Richard Lobenthal: "We are trying to produce a society that doesn't hate."
"We're not reclusive, but we do
believe that a modicum of protection
is useful since we're dealing with con-
troversial and hostile individuals who
engage in extremist terrorist ac-
What type of people would want
to commit their lives to such a
Newman, Lobenthal and Smith
explain why they have chosen to work
for the ADL.
"After returning from Israel last
September, I knew that I wanted to
work for a Jewish organization,"
Smith says. She also recalled a few
anti-Semitic incidents that played an
important part in her career choice.
"I was a student at West Bloom-
field High School, in 1981," Newman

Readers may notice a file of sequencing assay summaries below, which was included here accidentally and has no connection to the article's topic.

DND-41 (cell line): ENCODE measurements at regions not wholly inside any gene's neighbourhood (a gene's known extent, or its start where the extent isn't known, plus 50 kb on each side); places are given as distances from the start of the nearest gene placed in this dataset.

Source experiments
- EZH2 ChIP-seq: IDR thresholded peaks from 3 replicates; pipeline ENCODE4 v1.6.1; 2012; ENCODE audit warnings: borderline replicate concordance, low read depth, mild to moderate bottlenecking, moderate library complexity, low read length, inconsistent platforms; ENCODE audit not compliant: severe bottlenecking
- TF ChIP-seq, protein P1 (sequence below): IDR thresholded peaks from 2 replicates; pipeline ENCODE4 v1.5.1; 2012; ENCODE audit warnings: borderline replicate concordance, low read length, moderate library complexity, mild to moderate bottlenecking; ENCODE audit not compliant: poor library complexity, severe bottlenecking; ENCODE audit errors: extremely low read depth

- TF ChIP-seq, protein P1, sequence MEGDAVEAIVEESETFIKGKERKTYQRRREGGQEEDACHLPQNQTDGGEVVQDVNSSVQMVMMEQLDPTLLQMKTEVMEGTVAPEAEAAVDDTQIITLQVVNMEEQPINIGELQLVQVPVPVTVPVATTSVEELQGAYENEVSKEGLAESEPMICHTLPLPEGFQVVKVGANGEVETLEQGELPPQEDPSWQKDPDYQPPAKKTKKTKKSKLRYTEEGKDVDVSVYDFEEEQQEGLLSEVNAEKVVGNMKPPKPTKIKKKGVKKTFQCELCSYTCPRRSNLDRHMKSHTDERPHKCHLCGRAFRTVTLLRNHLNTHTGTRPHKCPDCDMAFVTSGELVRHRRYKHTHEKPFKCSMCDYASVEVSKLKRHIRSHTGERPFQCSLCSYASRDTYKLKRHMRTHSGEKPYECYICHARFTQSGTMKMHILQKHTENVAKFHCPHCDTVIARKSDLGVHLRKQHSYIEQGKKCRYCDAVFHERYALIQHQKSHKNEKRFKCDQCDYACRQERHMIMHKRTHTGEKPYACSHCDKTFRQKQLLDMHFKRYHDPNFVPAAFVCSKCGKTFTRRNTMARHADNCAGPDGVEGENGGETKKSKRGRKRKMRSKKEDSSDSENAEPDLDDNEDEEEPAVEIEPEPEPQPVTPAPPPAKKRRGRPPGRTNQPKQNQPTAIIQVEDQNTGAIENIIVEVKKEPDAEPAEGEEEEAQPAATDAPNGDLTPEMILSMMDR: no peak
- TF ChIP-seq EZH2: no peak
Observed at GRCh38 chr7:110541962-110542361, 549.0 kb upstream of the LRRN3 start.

says. "During my graduating year, I
remember seniors who had painted
`Death to Jews' and other slanderous
remarks on their cars and paraded
around the neighborhood. I contacted
the ADL at that time, and the follow-
ing day, things changed for the bet-
Lobenthal, who had violent run-
ins with Ku Klux Klan members,
Nazis and other hate groups, has a
great determination to put an end to
"We are trying to help produce a
society that doesn't hate," Lobenthal
says. "Most of the time we operate
with helping people change and
isolate those who can't change. Our
main efforts though, are teaching new
generations to be less prejudiced."
Robert Gordon: "We need to return something to the community."
"World of Difference," one of the
ADIJs on-going projects, tries to end
prejudice before it begins — with
children. This program has trained
3,000 teachers around the country to
deal with multiethnic groups and
combat prejudice in the classroom. 111
THE DETROIT JEWISH NEWS